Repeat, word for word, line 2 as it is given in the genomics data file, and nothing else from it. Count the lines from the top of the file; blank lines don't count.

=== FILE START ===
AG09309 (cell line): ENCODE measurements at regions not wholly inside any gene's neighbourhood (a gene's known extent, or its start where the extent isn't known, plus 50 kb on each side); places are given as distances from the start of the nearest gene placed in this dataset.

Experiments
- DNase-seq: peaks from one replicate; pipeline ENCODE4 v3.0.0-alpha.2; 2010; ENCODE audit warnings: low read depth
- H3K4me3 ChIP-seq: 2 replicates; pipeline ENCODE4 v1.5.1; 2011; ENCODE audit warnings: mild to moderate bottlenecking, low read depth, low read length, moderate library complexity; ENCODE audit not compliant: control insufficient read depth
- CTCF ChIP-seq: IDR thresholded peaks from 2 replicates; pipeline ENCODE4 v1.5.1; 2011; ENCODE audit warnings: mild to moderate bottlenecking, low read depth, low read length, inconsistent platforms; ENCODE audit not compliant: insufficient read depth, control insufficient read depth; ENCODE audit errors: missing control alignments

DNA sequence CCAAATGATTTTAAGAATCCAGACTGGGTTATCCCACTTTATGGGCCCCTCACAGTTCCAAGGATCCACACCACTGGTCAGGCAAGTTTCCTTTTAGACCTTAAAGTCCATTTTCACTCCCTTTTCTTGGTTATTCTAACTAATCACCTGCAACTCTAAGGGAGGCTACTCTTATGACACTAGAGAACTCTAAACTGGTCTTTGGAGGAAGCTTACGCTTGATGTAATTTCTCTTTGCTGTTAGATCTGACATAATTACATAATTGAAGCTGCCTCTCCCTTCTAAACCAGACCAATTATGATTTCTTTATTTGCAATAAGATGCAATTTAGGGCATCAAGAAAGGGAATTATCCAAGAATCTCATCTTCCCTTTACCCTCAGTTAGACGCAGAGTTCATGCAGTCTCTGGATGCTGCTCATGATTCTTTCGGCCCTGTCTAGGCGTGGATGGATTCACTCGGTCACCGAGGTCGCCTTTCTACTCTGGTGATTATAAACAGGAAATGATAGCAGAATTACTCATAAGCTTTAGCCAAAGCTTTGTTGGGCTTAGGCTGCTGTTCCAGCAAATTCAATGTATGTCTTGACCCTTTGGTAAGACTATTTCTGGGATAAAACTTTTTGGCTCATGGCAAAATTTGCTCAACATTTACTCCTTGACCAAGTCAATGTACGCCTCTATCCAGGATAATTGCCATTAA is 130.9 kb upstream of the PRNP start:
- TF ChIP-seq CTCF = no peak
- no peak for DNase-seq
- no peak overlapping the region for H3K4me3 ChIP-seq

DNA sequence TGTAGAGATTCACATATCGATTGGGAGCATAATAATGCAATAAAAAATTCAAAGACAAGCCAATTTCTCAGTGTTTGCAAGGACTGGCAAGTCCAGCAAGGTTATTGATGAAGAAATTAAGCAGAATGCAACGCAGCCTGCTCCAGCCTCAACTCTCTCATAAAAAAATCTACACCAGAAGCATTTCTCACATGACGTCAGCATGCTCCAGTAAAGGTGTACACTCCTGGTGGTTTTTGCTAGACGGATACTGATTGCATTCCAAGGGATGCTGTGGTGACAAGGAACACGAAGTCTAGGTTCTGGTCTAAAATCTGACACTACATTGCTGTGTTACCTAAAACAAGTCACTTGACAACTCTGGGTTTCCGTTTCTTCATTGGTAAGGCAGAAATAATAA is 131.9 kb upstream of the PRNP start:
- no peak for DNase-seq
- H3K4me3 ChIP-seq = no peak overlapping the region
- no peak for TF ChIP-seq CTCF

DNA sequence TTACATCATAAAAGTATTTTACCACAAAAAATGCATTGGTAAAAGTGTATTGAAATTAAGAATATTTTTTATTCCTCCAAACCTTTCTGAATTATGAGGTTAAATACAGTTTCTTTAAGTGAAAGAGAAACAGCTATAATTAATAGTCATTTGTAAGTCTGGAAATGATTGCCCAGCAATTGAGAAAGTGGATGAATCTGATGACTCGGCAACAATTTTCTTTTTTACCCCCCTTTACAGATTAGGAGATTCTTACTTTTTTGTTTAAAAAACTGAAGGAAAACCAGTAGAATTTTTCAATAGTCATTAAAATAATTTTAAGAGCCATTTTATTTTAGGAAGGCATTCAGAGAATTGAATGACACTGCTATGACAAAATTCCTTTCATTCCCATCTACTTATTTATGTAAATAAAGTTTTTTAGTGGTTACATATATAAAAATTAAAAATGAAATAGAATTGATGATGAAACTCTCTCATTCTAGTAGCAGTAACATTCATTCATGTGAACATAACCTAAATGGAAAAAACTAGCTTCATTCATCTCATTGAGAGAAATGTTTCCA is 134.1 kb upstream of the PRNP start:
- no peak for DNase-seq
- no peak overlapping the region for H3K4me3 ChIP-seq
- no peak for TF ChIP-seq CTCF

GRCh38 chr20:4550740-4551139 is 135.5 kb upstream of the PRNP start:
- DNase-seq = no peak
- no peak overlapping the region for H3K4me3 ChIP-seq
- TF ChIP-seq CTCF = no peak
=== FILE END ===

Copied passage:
Experiments